The coronavirus pandemic has put many milestone celebrations on hold. From weddings to birthday parties, families are now finding ways to enjoy big days remotely — or canceling the festivities all together.
For millions of students in the class of 2020, a season of graduation parties is being replaced with virtual celebrations or quiet evenings at home.
To make the loss of those big bashes a little sweeter, one baker in Minnesota has found a sweet way to make local kids feel special.
Last month, Hanisch Bakery and Coffee Shop in the town of Red Wing decided to make a custom cake for every graduating senior at nearby Red Wing High School.
The inspiration for the kind deed came from an unlikely source. In April, Bill Hanisch, the owner of Hanisch Bakery, was watching a coronavirus pandemic briefing. After discussing statewide lockdowns, the governor of Minnesota started talking about Red Wing and, according to Hanisch, “He just had kind words to say about our town.”
While watching the conference, Hanisch felt motivated to bring some joy to the students he now knew would be missing out on a special day. “I just knew we had to do something for these kids graduating from Red Wing High School,” he said. Hanisch himself graduated from Red Wing in 1988.
He called his decorator and posted a message on Facebook, letting followers know that his bakery would be making two-layer cakes for every graduating senior at Red Wing High — about 220 people. The cakes would also be decorated in the school’s colors and they’d be free.
Soon after his first post went up, Hanisch got a call from a resident in the neighboring town of Goodhue, inquiring if he could do anything for their graduating seniors.
“I was floored!” said Hanisch. “The next day, I did another post announcing the Goodhue cakes. Next thing I know, a lady from Cannon Falls contacts me and wants to support her seniors! I posted that video the next day and then the rest is history.”
As word of Hanisch’s custom cakes for seniors began spreading to different towns, the baker said his shop was flooded with donations, allowing him and his staff to continue taking and fulfilling new orders.
Most of the confections are made from white cake with a buttercream base. For the past month, Hanisch’s baking team has been busy customizing every cake with the different schools’ colors. Some locals have gone a step further to make their cakes even more special.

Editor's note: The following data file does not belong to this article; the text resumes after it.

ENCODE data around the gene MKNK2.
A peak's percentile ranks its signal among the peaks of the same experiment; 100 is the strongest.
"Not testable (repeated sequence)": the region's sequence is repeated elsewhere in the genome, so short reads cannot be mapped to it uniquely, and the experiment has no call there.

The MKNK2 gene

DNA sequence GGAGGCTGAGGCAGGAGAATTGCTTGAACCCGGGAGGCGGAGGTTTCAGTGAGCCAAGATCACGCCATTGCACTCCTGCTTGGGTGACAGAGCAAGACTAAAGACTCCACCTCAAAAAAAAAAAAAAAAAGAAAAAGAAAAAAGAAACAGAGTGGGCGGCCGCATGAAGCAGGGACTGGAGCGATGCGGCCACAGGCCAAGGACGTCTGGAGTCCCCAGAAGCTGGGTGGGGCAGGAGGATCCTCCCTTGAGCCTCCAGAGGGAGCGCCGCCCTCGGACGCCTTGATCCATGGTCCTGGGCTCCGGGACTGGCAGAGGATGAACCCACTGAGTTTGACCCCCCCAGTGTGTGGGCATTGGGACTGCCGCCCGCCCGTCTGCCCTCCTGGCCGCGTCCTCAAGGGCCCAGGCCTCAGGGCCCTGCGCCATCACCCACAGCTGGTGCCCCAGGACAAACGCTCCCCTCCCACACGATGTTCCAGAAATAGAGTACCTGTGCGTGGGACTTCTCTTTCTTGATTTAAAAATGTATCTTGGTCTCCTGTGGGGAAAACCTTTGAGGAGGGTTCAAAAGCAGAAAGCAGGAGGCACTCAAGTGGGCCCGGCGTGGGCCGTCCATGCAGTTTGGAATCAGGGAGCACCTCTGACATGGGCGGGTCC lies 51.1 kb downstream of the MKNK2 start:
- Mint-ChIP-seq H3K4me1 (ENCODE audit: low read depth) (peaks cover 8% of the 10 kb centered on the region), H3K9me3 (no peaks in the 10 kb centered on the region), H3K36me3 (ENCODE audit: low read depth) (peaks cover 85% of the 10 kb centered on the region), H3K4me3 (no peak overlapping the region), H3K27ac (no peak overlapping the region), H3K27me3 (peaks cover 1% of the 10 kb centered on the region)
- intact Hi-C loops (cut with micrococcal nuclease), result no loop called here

“For Red Wing, they (the kids) actually come to the bakery to get the cake, so they get their name on it and get to choose the flavor,” said Hanisch, who added that other kids from smaller schools have been able to get personalized cakes as well.
For the rest of the cakes, Hanisch has been coordinating special deliveries with the schools based on their specific graduation timelines.
This week, Hanisch expects that his graduation cakes will make it to 14 schools and 16 towns.
“Over 1,100 cakes are being made and given to the graduating seniors for free from the support of family, friends, relatives, businesses and complete strangers,” said Hanisch. “My favorite delivery was to Blooming Prairie, Minnesota. They lost their longtime bakery in a fire last winter. It was very emotional for me.”
If a graduating senior who does not attend one of the schools Hanisch is making custom cakes for wants a treat, they are able to get a cake at a discounted price of $15 (normally they’re $28).
As a business owner, Hanisch is well aware that this has been a pretty tough time for bakeries. He estimates he’s lost over 60% of his usual business revenue since the beginning of the pandemic.
“Our coffee shop that seats 50 is closed. Our wholesale business was decimated with restaurant shut downs,” he said. “June is typically one of our best months, but as of right now, we can’t reopen our coffee shop yet, and the wholesale is slowly coming back.”
Still, Hanisch is excited to be making cakes for hundreds of high schoolers and said his final big delivery is scheduled for June 12, when he’ll be traveling to South Saint Paul, Minnesota.
“We have some cakes ordered through the month of June, individually for families celebrating a graduation at a later date,” said Hanisch, who added that the response from those donating to help keep his bakery business running has been “amazing and humbling.”
Being able to make cakes during this difficult time hasn’t just put smiles on students’ faces, but his staff members are grateful, too.
“We have been able to keep our 21 full-time employees working, bring communities together, and give kids a memory of graduation that they will hopefully remember forever,” Hanisch said.